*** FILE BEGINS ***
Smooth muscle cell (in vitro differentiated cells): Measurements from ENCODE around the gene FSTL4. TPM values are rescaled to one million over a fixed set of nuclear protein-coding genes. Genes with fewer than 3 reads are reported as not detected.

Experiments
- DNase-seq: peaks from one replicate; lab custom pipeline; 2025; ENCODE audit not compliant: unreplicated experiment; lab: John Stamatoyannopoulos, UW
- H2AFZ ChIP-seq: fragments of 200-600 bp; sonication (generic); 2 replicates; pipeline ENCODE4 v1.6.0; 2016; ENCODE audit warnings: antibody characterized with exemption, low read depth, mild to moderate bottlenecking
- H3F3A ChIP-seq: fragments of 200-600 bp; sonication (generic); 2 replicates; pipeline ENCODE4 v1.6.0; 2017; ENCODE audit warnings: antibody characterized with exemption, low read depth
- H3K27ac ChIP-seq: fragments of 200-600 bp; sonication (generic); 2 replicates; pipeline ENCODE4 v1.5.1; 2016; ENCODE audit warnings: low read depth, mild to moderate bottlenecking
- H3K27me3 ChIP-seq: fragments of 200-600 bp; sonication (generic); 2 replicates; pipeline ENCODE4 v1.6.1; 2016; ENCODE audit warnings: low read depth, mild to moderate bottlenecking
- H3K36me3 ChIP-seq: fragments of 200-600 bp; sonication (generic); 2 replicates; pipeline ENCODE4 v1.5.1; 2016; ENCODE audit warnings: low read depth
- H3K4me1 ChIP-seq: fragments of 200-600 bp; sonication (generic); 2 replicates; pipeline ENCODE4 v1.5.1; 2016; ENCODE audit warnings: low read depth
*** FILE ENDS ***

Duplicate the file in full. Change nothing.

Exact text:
Smooth muscle cell (in vitro differentiated cells): Measurements from ENCODE around the gene FSTL4. TPM values are rescaled to one million over a fixed set of nuclear protein-coding genes. Genes with fewer than 3 reads are reported as not detected.

Experiments
- DNase-seq: peaks from one replicate; lab custom pipeline; 2025; ENCODE audit not compliant: unreplicated experiment; lab: John Stamatoyannopoulos, UW
- H2AFZ ChIP-seq: fragments of 200-600 bp; sonication (generic); 2 replicates; pipeline ENCODE4 v1.6.0; 2016; ENCODE audit warnings: antibody characterized with exemption, low read depth, mild to moderate bottlenecking
- H3F3A ChIP-seq: fragments of 200-600 bp; sonication (generic); 2 replicates; pipeline ENCODE4 v1.6.0; 2017; ENCODE audit warnings: antibody characterized with exemption, low read depth
- H3K27ac ChIP-seq: fragments of 200-600 bp; sonication (generic); 2 replicates; pipeline ENCODE4 v1.5.1; 2016; ENCODE audit warnings: low read depth, mild to moderate bottlenecking
- H3K27me3 ChIP-seq: fragments of 200-600 bp; sonication (generic); 2 replicates; pipeline ENCODE4 v1.6.1; 2016; ENCODE audit warnings: low read depth, mild to moderate bottlenecking
- H3K36me3 ChIP-seq: fragments of 200-600 bp; sonication (generic); 2 replicates; pipeline ENCODE4 v1.5.1; 2016; ENCODE audit warnings: low read depth
- H3K4me1 ChIP-seq: fragments of 200-600 bp; sonication (generic); 2 replicates; pipeline ENCODE4 v1.5.1; 2016; ENCODE audit warnings: low read depth